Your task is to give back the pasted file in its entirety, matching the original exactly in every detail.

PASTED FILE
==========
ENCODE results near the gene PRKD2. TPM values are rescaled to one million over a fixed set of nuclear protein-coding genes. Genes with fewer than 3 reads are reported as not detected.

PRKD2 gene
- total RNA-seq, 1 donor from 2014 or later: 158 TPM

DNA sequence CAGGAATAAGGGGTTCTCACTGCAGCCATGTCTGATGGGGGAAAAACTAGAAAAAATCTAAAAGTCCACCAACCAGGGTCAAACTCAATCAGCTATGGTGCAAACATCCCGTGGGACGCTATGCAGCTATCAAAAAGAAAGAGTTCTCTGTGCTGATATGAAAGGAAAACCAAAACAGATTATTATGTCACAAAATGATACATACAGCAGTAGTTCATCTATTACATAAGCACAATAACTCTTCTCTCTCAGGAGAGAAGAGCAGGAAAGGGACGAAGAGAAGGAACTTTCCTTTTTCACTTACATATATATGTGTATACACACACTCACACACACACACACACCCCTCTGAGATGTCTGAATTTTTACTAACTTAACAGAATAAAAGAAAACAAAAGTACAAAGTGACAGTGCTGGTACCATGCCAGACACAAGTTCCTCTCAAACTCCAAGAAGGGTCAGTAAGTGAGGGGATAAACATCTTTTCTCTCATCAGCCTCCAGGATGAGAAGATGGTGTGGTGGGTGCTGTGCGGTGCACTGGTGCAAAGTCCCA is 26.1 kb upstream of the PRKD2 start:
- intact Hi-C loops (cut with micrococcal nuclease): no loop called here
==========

ENCODE results near the gene PRKD2. TPM values are rescaled to one million over a fixed set of nuclear protein-coding genes. Genes with fewer than 3 reads are reported as not detected.

PRKD2 gene
- total RNA-seq, 1 donor from 2014 or later: 158 TPM

DNA sequence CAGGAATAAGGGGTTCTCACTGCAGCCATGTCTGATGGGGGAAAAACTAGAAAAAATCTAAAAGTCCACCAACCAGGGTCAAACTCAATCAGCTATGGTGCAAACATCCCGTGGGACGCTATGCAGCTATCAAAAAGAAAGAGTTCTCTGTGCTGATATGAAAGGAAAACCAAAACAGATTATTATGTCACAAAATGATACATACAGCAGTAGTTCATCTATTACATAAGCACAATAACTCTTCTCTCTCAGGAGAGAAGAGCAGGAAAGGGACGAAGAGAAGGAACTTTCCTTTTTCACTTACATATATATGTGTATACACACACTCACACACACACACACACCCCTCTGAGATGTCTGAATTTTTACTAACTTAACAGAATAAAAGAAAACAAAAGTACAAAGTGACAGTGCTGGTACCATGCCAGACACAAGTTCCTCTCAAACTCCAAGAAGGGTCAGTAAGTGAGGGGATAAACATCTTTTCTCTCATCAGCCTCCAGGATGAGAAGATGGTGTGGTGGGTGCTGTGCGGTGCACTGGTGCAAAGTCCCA is 26.1 kb upstream of the PRKD2 start:
- intact Hi-C loops (cut with micrococcal nuclease): no loop called here